An Icelandic Horse, in Its Winter Coat
Image credit: Andreas Tille. Used under CC licenses: 1.0,2.0,2.5,3.0.
The story of the Icelandic horse began more than a thousand years ago. The first Viking settlers arrived in 870, or 874. The island was uninhabited. (Although, it has been suggested that Irish monks lived on the island before the Vikings' arrival, but that these hermits abandoned the place by 870.)
The Arctic Fox, Iceland
Image credit: Jonathen Pie. Released into the public domain. The arctic fox is believed to have lived on Iceland since the end of the last Ice Age.
The Vikings traveled in long boats, and in a series of voyages brought horses, cattle, sheep, hens and goats. When they arrived, the only native land mammal in Iceland was the Arctic fox. The horses that exist in Iceland today are direct descendants of the horses that came on those first Viking boats.
Over the centuries, Icelandic horses adapted to a challenging, subarctic environment.
Icelandic Horses Summer Coat
Image credit: Andrea Shaffer. Used under CC 2.0 license.
The Icelandic horse is small, so small that in another context it might be called a pony. The chief difference between a pony and a horse is size. Ponies generally are under 56.8 inches. The Icelandic horse is usually between 52 and 56 inches. And yet, it is a horse that is highly prized.
The horse is known for its strength, despite its small size. It is reputed to have a gentle temperament. One thing that distinguishes it from other horse breeds is its gait. It is the only five-gaited horse. According to the website Riding Iceland, the five gaits of the Icelandic horse are the walk, the trot, the canter, the flying pace and the tölt. Only Icelandic horses have the tölt. It is a gait in which the horse has one foot on the ground at all times. This gives a smooth, jolt-free ride to the equestrian.
Not all Icelandic horses have the five gaits. When a horse achieves this, it is called a "dream horse".
Here's a Youtube video showing the tölt
In order to protect the purity of the breed no horses may be imported into the country. And, if a horse leaves Iceland, it may never come back. There are few horse diseases in Iceland and no vaccinations are required
Geography and climate have helped the Icelandic horse to evolve into the hardy animal it is today. One aspect of geography that abetted the horse's unique evolution is the fact that Iceland is an island nation. And then, that natural isolation was reinforced by a government policy that has been consistent (with regard to horses) since 982. In that year Parliament passed a law prohibiting the importation of horses.
Lögberg, Law Rock, Thingvellir, Iceland
Image credit: Kyle MacLea. Used under a CC. 2.5 license. The caption under this picture reads: "At the Law Rock...the Lawspeaker, or lögsögumaður, took his seat as the presiding official of the Icelandic Althing (Parliament)". The Icelandic Parliament was founded in 930, and is one of the oldest parliaments in the world.
The Adaptation of the Icelandic Horse
The Icelandic horse is a result of inbreeding, and natural selection. According to the United States Icelandic Horse Congress, no genetic material has been introduced to the breed since the first horses arrived with the Vikings. The rest of the work to mold the horse was done by the harsh Icelandic environment.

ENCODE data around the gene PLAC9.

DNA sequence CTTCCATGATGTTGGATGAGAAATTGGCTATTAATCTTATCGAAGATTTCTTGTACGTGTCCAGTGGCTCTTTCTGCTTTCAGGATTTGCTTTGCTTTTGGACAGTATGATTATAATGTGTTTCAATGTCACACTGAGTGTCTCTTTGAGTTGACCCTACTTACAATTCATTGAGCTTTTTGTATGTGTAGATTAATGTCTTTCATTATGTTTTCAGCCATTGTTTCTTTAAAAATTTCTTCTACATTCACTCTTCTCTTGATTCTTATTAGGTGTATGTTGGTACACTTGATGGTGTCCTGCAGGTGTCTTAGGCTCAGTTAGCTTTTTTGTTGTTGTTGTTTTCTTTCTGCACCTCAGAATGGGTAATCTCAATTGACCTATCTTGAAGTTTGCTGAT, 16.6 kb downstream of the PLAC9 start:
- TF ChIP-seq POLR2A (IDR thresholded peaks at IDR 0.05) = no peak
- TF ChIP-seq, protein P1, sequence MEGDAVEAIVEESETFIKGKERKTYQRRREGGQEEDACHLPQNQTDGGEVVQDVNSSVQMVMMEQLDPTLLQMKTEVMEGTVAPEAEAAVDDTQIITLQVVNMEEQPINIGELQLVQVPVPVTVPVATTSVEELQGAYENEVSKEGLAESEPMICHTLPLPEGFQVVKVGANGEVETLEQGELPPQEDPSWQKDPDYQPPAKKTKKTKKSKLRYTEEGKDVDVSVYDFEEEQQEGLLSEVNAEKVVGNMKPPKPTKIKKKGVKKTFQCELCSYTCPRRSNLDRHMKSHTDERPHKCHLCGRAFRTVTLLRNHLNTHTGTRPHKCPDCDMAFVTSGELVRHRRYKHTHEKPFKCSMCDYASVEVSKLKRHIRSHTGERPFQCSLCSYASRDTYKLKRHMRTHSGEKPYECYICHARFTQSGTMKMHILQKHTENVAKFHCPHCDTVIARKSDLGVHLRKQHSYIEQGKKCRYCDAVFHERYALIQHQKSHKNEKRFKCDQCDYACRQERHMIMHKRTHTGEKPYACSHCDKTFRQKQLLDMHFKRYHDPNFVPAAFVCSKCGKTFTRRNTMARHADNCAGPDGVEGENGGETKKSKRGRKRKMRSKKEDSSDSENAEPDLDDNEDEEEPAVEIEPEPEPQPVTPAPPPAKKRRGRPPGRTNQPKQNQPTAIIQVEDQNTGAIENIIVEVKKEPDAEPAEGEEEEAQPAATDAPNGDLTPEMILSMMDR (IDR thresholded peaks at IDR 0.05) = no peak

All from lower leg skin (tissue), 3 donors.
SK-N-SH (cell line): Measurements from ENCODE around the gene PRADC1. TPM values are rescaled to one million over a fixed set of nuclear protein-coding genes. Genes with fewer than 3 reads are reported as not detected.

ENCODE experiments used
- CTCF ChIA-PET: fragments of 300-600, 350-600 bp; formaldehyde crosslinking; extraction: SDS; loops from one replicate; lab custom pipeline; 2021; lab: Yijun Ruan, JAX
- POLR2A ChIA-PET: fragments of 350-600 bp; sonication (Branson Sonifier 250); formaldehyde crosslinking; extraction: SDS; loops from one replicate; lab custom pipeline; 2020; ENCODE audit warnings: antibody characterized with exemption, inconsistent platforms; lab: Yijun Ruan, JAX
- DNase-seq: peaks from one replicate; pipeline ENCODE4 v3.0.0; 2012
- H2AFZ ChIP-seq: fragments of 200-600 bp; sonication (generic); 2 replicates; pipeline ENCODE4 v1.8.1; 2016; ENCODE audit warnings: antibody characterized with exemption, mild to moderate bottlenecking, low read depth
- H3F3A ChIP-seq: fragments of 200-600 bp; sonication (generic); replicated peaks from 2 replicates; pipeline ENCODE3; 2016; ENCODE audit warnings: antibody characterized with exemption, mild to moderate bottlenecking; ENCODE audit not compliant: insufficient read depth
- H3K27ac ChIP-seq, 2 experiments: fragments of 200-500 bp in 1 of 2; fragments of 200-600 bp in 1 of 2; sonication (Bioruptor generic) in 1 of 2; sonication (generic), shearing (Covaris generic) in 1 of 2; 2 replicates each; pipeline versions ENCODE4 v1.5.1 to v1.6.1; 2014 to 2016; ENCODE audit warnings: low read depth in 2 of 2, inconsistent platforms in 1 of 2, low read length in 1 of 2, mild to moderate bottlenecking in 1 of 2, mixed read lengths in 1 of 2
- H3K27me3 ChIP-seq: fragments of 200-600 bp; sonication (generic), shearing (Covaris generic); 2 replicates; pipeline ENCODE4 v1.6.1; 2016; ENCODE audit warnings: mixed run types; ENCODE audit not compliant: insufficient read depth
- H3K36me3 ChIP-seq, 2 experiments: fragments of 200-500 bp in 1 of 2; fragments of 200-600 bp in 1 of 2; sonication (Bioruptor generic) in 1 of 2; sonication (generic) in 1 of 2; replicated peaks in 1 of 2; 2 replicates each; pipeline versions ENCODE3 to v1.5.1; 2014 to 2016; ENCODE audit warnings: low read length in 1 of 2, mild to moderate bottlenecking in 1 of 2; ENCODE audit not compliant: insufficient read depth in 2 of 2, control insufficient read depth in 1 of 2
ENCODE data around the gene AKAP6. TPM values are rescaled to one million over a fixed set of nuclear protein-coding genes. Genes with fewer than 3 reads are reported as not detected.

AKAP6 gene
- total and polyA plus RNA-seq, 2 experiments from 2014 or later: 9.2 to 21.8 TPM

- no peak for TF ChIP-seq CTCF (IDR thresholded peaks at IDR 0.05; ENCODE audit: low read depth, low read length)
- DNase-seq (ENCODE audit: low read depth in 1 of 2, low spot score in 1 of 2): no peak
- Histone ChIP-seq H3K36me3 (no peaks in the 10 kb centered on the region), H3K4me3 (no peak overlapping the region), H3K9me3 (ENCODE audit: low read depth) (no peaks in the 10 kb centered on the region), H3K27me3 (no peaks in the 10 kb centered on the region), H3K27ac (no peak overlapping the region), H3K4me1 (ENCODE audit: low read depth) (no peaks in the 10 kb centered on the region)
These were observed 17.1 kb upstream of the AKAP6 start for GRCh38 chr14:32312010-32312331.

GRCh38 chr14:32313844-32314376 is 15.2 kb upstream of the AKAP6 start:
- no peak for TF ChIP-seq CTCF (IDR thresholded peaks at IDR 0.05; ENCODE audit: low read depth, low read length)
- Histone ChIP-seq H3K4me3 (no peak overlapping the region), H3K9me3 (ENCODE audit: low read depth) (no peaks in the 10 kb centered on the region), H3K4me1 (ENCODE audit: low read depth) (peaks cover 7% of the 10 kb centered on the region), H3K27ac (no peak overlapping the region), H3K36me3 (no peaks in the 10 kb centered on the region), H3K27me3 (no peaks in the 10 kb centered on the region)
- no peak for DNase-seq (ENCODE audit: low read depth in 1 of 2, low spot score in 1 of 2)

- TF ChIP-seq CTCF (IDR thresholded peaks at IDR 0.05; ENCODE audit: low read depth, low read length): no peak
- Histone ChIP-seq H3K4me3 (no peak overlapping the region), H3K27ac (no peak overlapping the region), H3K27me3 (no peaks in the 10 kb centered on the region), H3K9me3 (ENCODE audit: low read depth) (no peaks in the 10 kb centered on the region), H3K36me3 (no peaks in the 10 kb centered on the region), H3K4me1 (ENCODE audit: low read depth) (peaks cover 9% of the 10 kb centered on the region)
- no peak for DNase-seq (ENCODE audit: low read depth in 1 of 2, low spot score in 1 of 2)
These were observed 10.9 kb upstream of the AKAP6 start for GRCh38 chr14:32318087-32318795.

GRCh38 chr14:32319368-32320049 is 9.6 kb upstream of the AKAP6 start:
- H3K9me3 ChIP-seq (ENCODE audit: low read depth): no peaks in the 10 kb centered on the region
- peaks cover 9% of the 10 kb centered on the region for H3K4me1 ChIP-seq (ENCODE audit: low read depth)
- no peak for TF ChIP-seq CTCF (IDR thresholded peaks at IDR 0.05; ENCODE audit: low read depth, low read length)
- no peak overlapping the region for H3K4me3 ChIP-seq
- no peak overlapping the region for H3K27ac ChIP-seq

The horses' short, stout legs and small hooves are designed to navigate Iceland's rocky volcanic terrain. The horses have a double layer coat and extra long fur on their outer coat to protect them from the bitter Icelandic winds. Even their body shape helps to keep them warm during the coldest winter months By reducing surface area, a body mass ratio is created that requires less energy to keep warm.
Icelandic Horse in the Snow
Image credit: Thduke. Released into the public domain.
Icelandic horses have adapted to an environment in which grazing offers sparse opportunities. The horses don't require high-grade grass, but can forage on a variety of plants. Many Icelandic horses are not stabled, but are kept outside, through the winter.
Lakagígar Eruption of 1783
in 1783, a fissure around Mt. Laki in Iceland erupted. The ash that spewed into the air killed 50%-80% of the livestock and 25% of the people in the island nation. The eruption lasted from June of 1783 until February of 1784. Some sources report that most of the horses in Iceland perished. The small number of horses that survived were among the hardiest the island nation had to offer. Every horse in Iceland today is descended from those survivors.
Icelandic Horse on Rocky Terrain
Image credit: gailhampshire from Cradley, Malvern, U.K. CC 2.0
Today, about 300,000 people live in Iceland, and 80,000 horses. In 2017,according to Iceland Magazine, 2700 foals were born. Of these, 40% were exported. Horses are big business.
Horses as Food
(Information derived from the Reykjavik Grapevine) When reading this section, keep in mind that horses were essential to survival for the earliest Icelanders. The animals were transportation. They were work horses. And they were food. Today, some horses are still food.
It seems that there are many paths to being consumed. If a horse is ill tempered, it may go to the slaughterhouse. If it cannot be trained for riding, it may go to the slaughterhouse. And then there is the foal market.
Some farmers produce large numbers of foals that are intended to be sold as foal meat. It seems that foal meat is considered a national specialty. Horse meat and foal meat may be found on restaurant menus.
Please note: The horse illustrations (silhouettes and GIFs) are mine, created for this blog. I sketched the images by hand, then edited them digitally.
Some sources used in writing this blog